There are a number of ridesharing modes that could alleviate this financial strain. If you were to carpool or if your workplace were to establish a vanpooling program, these expenses would be divided between passengers, saving you a few more dollars out of your paycheck. Alternatively, Demand-Responsive Transport and Microtransit can offer you the same financial benefits. These modes have adapted the Public Transport model, but offer a smaller and more considered ridesharing experience. And the best part—the price is virtually the same, meaning you will have a more comfortable journey to and from work or your desired destination without draining your bank account each year.
2. You’ll find yourself spending less time in traffic or looking for a park.
According to the U.S. Department of Transportation, the number of people commuting to and from work rose to 155 million in 2019—an increase of almost two million over 2018. And with private car ownership being the prevailing mode of transport, you can only imagine what this has meant for traffic congestion.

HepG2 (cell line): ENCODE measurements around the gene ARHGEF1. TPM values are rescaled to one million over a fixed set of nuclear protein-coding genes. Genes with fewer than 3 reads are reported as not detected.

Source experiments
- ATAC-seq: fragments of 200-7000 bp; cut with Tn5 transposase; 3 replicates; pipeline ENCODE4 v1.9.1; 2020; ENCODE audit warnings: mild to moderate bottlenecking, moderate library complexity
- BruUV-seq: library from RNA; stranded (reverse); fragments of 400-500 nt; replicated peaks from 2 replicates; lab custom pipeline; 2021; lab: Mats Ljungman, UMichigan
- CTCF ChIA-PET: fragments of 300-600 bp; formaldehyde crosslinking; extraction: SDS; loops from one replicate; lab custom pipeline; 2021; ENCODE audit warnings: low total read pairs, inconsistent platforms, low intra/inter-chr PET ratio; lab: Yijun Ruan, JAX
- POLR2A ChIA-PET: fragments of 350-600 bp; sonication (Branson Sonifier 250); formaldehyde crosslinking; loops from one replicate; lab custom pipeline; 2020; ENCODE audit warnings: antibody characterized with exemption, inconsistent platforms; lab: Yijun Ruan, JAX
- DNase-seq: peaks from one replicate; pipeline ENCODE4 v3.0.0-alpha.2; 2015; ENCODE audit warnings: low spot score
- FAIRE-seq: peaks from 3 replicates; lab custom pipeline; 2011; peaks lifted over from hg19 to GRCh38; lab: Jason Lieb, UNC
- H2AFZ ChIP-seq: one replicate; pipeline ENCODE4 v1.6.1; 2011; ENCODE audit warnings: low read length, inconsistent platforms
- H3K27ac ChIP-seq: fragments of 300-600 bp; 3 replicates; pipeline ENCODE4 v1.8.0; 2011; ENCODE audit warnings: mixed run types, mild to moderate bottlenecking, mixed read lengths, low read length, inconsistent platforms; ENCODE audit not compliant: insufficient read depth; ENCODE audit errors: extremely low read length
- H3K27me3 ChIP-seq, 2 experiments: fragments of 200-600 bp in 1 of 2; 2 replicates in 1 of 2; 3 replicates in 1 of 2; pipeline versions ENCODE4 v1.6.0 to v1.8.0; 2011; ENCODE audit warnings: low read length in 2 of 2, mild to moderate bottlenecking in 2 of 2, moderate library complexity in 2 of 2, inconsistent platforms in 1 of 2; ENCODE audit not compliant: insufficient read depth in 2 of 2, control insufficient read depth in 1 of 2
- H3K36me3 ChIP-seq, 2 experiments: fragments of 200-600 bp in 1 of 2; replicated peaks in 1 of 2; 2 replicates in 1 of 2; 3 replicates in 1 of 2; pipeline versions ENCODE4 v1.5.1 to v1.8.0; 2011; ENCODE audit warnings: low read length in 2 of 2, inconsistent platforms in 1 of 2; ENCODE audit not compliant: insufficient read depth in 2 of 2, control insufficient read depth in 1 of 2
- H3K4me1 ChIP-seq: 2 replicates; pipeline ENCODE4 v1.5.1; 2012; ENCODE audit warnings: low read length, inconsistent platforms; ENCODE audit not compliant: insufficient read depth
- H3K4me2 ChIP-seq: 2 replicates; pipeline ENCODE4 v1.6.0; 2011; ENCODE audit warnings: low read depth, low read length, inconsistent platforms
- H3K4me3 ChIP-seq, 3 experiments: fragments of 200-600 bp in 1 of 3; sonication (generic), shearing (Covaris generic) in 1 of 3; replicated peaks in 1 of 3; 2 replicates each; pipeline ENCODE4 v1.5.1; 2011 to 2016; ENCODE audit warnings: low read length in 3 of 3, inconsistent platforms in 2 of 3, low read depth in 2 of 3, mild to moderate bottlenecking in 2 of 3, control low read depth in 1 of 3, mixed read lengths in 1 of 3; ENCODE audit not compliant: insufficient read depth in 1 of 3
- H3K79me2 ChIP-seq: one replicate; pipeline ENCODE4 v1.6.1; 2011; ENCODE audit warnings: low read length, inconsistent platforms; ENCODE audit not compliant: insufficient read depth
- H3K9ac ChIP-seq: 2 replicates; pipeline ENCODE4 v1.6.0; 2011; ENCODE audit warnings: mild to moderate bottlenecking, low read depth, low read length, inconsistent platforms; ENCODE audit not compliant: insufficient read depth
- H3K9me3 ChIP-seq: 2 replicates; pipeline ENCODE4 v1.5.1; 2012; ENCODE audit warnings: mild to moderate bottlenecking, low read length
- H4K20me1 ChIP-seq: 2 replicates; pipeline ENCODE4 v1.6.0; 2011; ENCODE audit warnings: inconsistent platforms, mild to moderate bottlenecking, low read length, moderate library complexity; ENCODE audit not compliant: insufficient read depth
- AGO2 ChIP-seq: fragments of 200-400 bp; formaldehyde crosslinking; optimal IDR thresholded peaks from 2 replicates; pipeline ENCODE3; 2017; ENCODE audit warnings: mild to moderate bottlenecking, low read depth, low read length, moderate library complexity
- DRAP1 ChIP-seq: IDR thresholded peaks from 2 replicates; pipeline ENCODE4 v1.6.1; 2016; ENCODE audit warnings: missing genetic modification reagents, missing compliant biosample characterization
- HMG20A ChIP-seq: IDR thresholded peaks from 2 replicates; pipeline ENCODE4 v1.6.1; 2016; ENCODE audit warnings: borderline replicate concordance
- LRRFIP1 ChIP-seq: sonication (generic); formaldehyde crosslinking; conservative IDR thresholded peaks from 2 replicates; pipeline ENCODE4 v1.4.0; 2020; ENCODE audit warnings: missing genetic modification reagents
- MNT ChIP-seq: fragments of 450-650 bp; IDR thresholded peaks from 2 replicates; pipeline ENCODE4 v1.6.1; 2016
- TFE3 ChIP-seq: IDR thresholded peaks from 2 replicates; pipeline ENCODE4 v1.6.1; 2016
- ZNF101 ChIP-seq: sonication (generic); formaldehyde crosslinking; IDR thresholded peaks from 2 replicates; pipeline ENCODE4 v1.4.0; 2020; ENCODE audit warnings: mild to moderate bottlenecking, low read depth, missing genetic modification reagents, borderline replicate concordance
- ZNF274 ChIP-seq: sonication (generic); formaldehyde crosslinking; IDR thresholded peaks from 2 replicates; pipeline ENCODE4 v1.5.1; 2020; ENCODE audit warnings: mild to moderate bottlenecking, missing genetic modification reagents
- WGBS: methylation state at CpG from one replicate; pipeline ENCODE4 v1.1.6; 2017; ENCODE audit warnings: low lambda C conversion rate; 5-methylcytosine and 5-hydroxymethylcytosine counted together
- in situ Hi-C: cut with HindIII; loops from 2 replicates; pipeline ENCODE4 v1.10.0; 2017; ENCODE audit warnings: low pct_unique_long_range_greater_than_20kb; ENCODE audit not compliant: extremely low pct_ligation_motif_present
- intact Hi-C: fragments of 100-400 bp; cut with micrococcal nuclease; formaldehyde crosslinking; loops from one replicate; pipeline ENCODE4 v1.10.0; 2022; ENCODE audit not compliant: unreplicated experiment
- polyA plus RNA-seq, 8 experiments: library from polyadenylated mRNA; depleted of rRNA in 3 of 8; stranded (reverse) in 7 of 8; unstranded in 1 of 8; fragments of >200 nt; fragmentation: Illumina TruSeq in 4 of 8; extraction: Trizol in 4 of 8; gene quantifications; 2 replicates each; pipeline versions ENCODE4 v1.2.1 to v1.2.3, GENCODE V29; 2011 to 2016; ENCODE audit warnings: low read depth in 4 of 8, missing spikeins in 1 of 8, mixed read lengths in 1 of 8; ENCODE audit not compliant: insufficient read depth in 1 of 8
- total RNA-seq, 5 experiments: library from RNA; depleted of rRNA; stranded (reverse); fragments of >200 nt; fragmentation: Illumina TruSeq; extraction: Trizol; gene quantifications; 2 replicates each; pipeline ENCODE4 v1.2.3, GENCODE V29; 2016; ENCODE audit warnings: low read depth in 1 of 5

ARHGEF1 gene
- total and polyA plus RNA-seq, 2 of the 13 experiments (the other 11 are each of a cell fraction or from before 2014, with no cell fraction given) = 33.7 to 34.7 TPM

Carpooling has been gradually decreasing in usage from 9.7% in 2010 down to 8.9% in 2019. But if it were to face a resurgence, it could have a significant impact not only on traffic, but on transit times. Parking in big cities is time consuming and tedious, but with ridesharing, this headache is alleviated given that less vehicles will be taking the same morning commute.
Microtransit and Demand-Responsive Transport could have a way of eliminating both time-related frustrations, as the trips are technologically calculated through advanced algorithms, and a driver would simply drop you off at your desired destination, removing your need for parking altogether.
3. The environment will be grateful.
Given the number of commuters travelling to and from work, and the high percentage of private car usage, it’s not surprising to discover that transport has been the largest source of carbon emissions in the US alone since 2016 (U.S. Department of Transportation, 2020/21). And not only are our vehicles contributing to air pollution, but they are also damaging the infrastructure of our roads given the number that traverse them.